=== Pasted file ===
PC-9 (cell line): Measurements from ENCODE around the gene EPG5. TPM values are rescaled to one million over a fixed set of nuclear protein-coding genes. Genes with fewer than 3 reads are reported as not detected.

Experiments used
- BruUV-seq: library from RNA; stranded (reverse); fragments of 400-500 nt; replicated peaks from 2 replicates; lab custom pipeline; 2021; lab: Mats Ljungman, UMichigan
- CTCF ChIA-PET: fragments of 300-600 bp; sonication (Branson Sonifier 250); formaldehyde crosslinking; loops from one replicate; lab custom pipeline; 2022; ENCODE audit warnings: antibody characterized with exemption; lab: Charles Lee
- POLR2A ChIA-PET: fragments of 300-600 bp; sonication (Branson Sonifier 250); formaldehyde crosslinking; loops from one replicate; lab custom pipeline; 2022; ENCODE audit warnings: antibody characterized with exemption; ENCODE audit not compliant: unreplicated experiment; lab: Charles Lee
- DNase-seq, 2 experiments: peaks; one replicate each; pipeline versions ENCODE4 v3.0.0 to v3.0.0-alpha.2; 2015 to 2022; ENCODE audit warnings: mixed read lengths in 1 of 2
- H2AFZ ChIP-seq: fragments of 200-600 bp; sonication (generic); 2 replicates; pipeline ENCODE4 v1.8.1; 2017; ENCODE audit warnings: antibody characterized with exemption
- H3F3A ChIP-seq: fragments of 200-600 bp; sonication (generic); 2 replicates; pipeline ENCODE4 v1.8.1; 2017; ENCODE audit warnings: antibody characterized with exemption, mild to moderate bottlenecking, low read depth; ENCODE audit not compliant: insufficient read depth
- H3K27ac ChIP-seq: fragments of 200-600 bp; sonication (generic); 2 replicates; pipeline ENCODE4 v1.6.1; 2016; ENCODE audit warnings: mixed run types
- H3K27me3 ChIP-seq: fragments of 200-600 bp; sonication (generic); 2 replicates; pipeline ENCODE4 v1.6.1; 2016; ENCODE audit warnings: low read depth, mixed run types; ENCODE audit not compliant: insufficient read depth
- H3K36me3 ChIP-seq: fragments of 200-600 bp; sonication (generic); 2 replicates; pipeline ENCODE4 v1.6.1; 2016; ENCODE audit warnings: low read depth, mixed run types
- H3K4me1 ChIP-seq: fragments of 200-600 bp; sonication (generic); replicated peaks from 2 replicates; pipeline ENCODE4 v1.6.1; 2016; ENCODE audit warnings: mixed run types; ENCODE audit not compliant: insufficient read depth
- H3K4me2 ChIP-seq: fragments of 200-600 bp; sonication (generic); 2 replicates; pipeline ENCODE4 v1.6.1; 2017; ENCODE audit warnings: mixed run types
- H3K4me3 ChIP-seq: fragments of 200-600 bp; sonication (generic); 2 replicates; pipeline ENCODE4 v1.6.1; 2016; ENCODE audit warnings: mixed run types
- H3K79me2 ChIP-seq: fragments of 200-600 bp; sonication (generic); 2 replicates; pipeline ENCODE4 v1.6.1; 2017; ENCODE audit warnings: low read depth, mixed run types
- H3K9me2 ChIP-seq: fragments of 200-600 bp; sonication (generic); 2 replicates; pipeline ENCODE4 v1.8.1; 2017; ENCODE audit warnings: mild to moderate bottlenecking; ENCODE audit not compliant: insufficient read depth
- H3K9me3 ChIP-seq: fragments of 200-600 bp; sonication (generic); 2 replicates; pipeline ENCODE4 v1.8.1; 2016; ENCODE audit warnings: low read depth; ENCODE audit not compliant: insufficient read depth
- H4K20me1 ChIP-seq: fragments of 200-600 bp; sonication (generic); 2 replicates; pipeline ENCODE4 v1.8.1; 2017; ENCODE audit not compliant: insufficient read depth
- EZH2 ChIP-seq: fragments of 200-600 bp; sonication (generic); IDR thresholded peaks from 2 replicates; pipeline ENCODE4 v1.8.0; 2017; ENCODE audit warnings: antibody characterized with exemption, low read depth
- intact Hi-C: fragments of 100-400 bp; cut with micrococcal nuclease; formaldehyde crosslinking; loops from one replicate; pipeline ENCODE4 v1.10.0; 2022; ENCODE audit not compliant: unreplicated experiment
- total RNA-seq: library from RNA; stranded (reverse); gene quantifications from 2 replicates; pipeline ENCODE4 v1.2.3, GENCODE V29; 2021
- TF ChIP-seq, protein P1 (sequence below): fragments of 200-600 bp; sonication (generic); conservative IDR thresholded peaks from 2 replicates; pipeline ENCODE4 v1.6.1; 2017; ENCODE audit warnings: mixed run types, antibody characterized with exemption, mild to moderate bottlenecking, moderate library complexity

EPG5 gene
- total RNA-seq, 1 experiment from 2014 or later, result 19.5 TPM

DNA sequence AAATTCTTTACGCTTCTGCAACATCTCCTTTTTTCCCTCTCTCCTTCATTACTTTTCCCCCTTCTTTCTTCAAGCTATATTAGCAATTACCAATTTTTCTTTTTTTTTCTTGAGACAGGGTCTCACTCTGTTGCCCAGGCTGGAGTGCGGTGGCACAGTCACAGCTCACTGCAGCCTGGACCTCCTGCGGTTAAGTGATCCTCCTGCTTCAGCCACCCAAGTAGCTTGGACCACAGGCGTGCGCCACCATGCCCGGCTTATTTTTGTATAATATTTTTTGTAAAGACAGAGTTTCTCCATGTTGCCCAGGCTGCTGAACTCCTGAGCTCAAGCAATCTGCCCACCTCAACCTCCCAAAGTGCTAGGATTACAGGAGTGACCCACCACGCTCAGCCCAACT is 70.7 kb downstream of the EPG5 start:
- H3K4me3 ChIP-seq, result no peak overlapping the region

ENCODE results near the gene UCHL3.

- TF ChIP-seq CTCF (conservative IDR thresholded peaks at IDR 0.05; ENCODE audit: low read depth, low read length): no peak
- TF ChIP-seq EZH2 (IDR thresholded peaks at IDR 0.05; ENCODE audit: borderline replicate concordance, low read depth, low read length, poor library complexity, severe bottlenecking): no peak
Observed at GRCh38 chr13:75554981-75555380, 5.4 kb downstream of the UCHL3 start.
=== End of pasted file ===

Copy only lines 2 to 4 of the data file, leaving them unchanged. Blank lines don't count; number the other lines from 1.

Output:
Experiments used
- BruUV-seq: library from RNA; stranded (reverse); fragments of 400-500 nt; replicated peaks from 2 replicates; lab custom pipeline; 2021; lab: Mats Ljungman, UMichigan
- CTCF ChIA-PET: fragments of 300-600 bp; sonication (Branson Sonifier 250); formaldehyde crosslinking; loops from one replicate; lab custom pipeline; 2022; ENCODE audit warnings: antibody characterized with exemption; lab: Charles Lee